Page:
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Last night I described to a college freshman that at my stage of studenthood my main activity involves research, meaning in my case the writing of proofs. She replied with “Oh, I could never do that” and I don’t think she believed my assertion that she could, with just a few years of training.
Somehow, some tasks have developed a reputation for being “smarter” than others. “I’m not start enough to be a mathematician,” people say. And yet mathematics has a relatively small set of things you need to memorize and is a lot more tedious following steps than it is creative intelligence. Which requires a more acute mind: art or math? I would have a hard time defending either answer.
There are many reasons someone might not excel at a particular endeavor. They may lack the interest, the training, or the discipline. It might just not be a high enough priority for them to give it their all. But I don’t believe that there are career paths that are “too hard” for the average person. Too dull, too opaque, too steep a learning curve, too abstract, too rote, sure. But the idea of “too hard” and “not smart enough” is one of several ways that our culture has led us astray.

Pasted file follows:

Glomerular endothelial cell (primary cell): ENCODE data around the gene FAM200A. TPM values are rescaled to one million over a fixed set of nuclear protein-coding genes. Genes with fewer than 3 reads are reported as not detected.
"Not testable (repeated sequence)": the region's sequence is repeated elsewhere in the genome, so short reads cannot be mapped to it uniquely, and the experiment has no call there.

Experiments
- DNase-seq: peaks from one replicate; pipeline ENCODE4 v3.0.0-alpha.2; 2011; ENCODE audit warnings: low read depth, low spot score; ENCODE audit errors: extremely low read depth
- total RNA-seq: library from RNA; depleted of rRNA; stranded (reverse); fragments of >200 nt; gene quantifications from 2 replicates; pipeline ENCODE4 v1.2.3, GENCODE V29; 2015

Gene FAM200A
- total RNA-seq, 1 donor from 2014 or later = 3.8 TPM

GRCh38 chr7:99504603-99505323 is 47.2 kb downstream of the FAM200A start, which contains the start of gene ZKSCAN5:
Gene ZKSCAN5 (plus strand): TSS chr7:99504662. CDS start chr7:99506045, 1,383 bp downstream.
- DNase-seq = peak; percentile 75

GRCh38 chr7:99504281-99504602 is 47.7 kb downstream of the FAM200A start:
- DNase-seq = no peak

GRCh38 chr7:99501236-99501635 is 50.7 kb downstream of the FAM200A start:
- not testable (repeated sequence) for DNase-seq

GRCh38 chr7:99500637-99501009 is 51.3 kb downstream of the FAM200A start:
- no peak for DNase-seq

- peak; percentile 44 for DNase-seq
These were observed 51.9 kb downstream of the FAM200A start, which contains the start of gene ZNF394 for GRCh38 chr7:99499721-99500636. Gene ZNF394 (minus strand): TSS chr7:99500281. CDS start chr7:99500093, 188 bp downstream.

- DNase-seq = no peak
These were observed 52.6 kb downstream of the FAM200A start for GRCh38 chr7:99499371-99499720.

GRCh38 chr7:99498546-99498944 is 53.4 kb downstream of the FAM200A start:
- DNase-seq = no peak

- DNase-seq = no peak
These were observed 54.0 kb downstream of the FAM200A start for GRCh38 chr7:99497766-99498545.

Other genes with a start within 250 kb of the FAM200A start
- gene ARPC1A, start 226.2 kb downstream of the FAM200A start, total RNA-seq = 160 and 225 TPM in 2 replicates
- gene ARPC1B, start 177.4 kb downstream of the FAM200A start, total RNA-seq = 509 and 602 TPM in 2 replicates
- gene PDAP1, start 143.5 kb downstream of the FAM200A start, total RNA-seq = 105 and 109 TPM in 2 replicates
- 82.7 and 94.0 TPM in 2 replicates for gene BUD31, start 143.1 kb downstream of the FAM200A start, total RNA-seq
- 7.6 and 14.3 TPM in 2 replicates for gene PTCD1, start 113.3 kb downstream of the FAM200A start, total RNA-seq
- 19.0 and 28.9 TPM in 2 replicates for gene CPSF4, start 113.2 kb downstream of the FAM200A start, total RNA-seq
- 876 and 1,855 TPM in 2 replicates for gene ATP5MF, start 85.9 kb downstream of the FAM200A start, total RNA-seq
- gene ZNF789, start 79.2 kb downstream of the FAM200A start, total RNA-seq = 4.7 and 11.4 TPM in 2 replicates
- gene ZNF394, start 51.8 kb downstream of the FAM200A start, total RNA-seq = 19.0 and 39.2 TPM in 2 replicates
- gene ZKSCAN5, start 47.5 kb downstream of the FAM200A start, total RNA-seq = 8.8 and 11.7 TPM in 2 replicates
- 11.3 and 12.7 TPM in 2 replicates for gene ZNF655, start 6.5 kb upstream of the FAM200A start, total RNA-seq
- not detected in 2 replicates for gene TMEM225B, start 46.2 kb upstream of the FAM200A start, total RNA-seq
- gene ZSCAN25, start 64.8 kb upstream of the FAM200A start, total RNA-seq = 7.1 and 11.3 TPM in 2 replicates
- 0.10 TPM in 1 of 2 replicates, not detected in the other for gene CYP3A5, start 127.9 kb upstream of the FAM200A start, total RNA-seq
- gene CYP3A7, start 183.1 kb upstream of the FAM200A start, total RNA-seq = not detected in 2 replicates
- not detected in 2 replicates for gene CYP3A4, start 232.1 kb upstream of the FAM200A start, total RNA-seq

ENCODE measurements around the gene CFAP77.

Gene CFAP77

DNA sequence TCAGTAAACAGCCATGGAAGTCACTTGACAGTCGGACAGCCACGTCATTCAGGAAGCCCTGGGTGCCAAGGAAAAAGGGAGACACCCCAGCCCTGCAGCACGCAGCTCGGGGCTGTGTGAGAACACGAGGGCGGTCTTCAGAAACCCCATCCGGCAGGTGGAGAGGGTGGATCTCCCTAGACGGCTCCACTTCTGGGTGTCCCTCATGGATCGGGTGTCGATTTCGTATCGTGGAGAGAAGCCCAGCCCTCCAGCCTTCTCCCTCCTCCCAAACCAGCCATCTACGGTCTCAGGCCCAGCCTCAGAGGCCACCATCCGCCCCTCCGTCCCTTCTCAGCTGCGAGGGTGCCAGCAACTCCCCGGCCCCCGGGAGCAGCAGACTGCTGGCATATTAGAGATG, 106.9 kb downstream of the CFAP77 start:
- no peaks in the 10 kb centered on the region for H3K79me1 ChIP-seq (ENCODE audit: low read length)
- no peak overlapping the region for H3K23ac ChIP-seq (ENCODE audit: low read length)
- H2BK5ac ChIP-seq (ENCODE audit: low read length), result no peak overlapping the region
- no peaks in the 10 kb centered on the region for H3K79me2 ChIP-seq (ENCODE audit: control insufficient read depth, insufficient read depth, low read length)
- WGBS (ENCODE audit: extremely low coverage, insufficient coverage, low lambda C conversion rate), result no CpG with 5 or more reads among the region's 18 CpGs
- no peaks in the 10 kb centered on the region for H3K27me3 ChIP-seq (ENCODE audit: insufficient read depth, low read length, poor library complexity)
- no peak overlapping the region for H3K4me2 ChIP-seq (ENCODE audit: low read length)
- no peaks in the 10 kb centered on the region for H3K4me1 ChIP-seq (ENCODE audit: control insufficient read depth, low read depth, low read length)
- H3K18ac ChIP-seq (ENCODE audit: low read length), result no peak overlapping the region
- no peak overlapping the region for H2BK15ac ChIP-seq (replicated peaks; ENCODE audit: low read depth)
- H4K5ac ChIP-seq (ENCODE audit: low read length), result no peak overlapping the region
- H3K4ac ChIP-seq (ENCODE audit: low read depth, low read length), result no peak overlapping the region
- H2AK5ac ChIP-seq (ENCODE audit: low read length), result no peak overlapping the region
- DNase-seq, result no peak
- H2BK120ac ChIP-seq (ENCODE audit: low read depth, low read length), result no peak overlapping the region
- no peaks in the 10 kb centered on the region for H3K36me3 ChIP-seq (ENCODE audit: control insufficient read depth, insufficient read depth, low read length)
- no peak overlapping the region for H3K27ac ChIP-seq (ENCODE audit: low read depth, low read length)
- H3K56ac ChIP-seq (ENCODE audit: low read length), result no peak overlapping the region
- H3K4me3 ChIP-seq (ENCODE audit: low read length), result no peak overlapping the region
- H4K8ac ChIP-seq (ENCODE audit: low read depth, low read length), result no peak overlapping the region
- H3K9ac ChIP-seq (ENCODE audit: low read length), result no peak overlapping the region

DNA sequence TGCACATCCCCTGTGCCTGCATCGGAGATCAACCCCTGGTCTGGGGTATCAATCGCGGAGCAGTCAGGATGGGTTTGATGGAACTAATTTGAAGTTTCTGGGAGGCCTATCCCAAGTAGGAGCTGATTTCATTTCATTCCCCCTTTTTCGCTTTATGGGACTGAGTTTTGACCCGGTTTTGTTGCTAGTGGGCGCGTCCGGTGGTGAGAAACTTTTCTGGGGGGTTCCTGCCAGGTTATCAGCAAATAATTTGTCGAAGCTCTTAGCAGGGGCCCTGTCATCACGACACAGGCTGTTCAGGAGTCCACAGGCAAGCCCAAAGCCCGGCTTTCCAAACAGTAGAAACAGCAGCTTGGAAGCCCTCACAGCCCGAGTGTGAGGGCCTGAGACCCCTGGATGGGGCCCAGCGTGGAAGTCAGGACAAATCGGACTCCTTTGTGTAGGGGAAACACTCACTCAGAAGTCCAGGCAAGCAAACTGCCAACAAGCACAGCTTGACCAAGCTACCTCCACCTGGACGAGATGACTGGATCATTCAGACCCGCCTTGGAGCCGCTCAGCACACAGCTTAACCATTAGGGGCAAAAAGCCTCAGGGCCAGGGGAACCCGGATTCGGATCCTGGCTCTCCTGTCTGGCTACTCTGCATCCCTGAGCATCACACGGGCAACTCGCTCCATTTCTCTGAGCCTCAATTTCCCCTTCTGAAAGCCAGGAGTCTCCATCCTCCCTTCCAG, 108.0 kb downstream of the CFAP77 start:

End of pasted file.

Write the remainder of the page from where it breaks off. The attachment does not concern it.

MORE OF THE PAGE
Why do I say so? Well, examples like Brian McGeever help. But being more theoretic than practical as a rule, I tend to cite the computational equivalence of brains and my personal experience that the possibly-non-computational creativity I exercise in poetry, illustration, music, writing, programming, teaching, and mathematics all feels like the same kind of thing. Sure, one person may be faster and thus better suited to a task than another, but I only have evidence of two things—a brain and creativity—needed for each and I have no evidence anyone fully lacks either.